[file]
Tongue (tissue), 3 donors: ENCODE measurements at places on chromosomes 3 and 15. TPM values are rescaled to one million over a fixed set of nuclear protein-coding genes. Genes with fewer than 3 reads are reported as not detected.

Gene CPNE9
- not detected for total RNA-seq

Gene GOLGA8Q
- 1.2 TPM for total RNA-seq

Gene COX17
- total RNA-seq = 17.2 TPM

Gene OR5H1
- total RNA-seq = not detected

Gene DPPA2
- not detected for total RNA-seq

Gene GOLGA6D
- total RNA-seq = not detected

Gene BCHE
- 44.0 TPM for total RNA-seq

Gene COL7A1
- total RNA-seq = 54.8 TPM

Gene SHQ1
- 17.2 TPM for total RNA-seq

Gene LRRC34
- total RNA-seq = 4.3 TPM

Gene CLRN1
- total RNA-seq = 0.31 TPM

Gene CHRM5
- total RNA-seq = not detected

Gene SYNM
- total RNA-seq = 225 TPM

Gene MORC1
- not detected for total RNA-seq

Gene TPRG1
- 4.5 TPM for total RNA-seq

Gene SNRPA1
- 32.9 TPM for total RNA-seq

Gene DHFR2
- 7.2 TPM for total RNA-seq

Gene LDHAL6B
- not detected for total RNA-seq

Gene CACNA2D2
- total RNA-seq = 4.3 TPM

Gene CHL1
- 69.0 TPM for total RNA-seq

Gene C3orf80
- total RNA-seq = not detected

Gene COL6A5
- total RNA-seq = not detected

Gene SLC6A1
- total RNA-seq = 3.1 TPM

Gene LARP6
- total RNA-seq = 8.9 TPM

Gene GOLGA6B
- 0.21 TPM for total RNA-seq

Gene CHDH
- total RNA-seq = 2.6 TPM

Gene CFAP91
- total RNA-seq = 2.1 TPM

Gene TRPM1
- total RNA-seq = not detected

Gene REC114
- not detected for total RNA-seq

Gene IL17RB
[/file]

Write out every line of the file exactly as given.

Tongue (tissue), 3 donors: ENCODE measurements at places on chromosomes 3 and 15. TPM values are rescaled to one million over a fixed set of nuclear protein-coding genes. Genes with fewer than 3 reads are reported as not detected.

Gene CPNE9
- not detected for total RNA-seq

Gene GOLGA8Q
- 1.2 TPM for total RNA-seq

Gene COX17
- total RNA-seq = 17.2 TPM

Gene OR5H1
- total RNA-seq = not detected

Gene DPPA2
- not detected for total RNA-seq

Gene GOLGA6D
- total RNA-seq = not detected

Gene BCHE
- 44.0 TPM for total RNA-seq

Gene COL7A1
- total RNA-seq = 54.8 TPM

Gene SHQ1
- 17.2 TPM for total RNA-seq

Gene LRRC34
- total RNA-seq = 4.3 TPM

Gene CLRN1
- total RNA-seq = 0.31 TPM

Gene CHRM5
- total RNA-seq = not detected

Gene SYNM
- total RNA-seq = 225 TPM

Gene MORC1
- not detected for total RNA-seq

Gene TPRG1
- 4.5 TPM for total RNA-seq

Gene SNRPA1
- 32.9 TPM for total RNA-seq

Gene DHFR2
- 7.2 TPM for total RNA-seq

Gene LDHAL6B
- not detected for total RNA-seq

Gene CACNA2D2
- total RNA-seq = 4.3 TPM

Gene CHL1
- 69.0 TPM for total RNA-seq

Gene C3orf80
- total RNA-seq = not detected

Gene COL6A5
- total RNA-seq = not detected

Gene SLC6A1
- total RNA-seq = 3.1 TPM

Gene LARP6
- total RNA-seq = 8.9 TPM

Gene GOLGA6B
- 0.21 TPM for total RNA-seq

Gene CHDH
- total RNA-seq = 2.6 TPM

Gene CFAP91
- total RNA-seq = 2.1 TPM

Gene TRPM1
- total RNA-seq = not detected

Gene REC114
- not detected for total RNA-seq

Gene IL17RB